Is City Hall Favoring Developers Over Its Own Citizens?

Denning-Area Neighbors Question City Priorities

City Residents Speak Out

One evening in early April, residents of Winter Park’s Westside showed up in force at City Hall. In a strong showing of neighborhood solidarity, Westsiders attended the April 8 Planning and Zoning (P & Z) meeting to oppose another attempt by developer Dan Bellows to change the character of their neighborhood.

The neighborhood’s forceful response was triggered by a request from Bellows to modify City regulations to transform a group of single family residential lots into a high-density, high-priced residential development.

Denning Area Neighborhoods On Edge as Fear of Encroachment Spreads

Winter Park residents in other neighborhoods near Denning Drive are also becoming concerned about the impact of area development on their neighborhoods. Mary Randall, who lives on Kentucky Avenue near the proposed baseball stadium — just off Denning Drive — urged the city to reconsider its stance on area development:

“There’s so much at stake here . . . We are a small town . . . You’re turning this into something that no one envisioned it to be . . . When will it end? When will we stop taking away our single family neighborhoods?”

–Mary Randall, WP Resident Since 1987

Mayor Bradley has characterized Denning Drive as a “Hot” development corridor. Bradley has been generally supportive of developer initiatives that have put city residents on edge. Bradley’s employer, Florida Hospital, has made large investments in hospital-related development throughout Central Florida.

City Too Cozy with Developers?

Westside residents have long decried what they see as a too-cozy alliance between the City and developers — an alliance that is transforming their historic family neighborhood into a target-rich development zone for profit-seekers. Two of the highest-profile proposals recently considered by the City are the Lee Road Cut-Through on one end of Denning and the Rollins/Manatees Baseball Stadium on the other. Wealthy backers of the Stadium project are working with the City to tap taxpayer dollars that are earmarked for redevelopment of the Westside.  There is strong support inside City Hall for the Stadium and the Cut-Through.

Residents: Enough!

Westside residents and those from nearby neighborhoods have recently begun to organize resistance to projects like the Cut-Through and the Baseball Stadium. Recent hearings and community meetings have been roiled by strong protests by citizen groups.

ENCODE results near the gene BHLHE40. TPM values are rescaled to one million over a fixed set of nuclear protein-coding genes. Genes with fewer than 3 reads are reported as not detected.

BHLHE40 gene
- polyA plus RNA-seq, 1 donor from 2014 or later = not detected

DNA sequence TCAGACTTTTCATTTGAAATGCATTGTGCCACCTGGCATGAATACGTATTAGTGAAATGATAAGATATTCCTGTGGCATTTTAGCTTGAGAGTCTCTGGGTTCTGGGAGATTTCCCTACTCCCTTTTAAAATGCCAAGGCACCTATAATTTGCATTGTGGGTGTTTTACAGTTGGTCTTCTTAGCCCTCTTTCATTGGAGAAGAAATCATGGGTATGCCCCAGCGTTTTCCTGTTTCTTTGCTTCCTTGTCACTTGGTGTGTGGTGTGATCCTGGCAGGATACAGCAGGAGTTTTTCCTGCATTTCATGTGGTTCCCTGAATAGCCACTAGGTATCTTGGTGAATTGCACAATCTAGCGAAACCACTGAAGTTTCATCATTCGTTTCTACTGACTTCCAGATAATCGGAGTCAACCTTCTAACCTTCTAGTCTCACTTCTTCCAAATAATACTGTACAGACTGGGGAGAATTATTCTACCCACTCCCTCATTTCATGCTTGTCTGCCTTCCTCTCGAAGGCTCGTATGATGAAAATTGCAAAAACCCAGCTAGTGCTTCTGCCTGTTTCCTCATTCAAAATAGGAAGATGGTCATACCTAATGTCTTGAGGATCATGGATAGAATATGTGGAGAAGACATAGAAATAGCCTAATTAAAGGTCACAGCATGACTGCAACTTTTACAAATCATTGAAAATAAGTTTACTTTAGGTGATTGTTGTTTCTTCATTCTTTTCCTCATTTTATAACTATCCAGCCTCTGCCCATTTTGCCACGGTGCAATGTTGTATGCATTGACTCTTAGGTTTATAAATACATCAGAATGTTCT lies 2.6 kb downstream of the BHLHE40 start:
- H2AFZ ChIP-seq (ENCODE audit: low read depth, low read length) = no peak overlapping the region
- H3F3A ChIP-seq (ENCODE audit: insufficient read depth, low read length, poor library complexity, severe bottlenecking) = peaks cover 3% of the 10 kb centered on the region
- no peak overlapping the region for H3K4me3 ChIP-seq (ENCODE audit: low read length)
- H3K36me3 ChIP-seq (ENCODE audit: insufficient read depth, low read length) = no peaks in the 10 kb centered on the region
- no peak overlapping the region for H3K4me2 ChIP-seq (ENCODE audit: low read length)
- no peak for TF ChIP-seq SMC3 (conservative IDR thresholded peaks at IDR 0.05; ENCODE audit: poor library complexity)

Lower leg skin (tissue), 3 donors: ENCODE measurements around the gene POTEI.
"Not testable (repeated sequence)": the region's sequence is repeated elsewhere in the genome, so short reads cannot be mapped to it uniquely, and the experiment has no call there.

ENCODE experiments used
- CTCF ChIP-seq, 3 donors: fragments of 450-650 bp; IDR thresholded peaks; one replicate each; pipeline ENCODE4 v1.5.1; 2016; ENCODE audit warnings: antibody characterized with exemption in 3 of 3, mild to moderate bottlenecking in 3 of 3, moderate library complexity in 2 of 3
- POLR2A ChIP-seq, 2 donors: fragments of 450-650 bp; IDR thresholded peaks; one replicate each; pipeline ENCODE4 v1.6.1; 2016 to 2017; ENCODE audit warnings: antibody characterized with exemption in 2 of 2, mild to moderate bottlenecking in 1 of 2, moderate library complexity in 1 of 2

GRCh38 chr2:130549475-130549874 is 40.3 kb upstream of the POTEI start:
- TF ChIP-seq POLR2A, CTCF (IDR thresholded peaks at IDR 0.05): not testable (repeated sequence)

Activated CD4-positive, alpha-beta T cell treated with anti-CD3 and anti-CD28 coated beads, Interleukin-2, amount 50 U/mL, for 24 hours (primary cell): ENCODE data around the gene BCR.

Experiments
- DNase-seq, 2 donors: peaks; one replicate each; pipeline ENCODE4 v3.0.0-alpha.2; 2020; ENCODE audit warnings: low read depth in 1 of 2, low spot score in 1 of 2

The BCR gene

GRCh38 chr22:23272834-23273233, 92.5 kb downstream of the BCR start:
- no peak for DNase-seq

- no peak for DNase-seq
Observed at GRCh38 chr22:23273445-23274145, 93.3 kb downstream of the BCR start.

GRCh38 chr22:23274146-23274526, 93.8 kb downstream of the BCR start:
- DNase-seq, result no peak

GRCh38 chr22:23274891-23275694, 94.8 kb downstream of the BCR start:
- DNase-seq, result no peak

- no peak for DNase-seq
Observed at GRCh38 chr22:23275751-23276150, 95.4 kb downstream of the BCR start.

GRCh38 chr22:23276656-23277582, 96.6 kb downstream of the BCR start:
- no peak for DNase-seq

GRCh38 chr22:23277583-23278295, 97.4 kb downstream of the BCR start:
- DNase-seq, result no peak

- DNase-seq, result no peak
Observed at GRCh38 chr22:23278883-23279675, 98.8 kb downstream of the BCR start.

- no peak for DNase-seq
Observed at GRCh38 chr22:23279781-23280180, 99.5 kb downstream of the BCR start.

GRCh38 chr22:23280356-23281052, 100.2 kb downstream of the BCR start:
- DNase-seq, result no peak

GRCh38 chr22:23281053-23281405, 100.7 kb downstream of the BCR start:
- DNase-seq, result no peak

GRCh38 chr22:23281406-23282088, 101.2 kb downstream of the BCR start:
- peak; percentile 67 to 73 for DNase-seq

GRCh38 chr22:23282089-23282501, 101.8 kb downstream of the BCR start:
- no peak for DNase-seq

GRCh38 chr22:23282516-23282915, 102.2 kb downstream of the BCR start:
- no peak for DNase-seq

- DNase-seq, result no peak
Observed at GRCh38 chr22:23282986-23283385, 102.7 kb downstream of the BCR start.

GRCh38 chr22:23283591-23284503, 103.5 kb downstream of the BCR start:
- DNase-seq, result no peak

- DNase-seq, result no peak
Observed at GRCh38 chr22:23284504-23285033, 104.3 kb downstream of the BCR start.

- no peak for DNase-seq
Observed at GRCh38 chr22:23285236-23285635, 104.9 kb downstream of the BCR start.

Westsiders, who have, for years, lived with the threat – and the consequences – of City-enabled development, are leading the way for other neighborhoods who feel that new and proposed development may gridlock their city streets, crowd the skyline with towering buildings and permanently degrade their quality of life.

Has City Abandoned Its Community Plan for Affordable Neighborhoods?

In 1999, A Westside Community Plan entitled “A Report by the Westside Neighborhood Housing Task Force, 1998-1999” outlined what the community wanted to see in the 21st century. One of the goals stated in the report is “To increase the desirability and variety of residential housing opportunities for Westside residents by rehabilitating existing, viable dwellings, refining the city’s Affordable Housing Program and by attracting market-rate residential development that would be appealing to moderate-income families. The needs of current residents, including elders, shall be a priority.” (page 8 “Moving into 2000: Westside Community Plan).

Fourteen years into this century, some of the goals have been achieved, but the vision to preserve affordable single family homes may be fading. With the nation’s economy now emerging from a period of stagnation, developers’ requests to transform this neighborhood are now high on the agendas of the Planning and Zoning Board and City Commission.

Low-Density, Low-Traffic Community Plan Undermined by Developer Interest in More Profitable Higher-Density “Products”

Rather than regarding this section of Winter Park as preserved for affordable housing, some developers see the neighborhood and adjacent areas as a prime location for upscale development “products” that would appeal to a new wealthier clientele who want to live close to downtown Winter Park.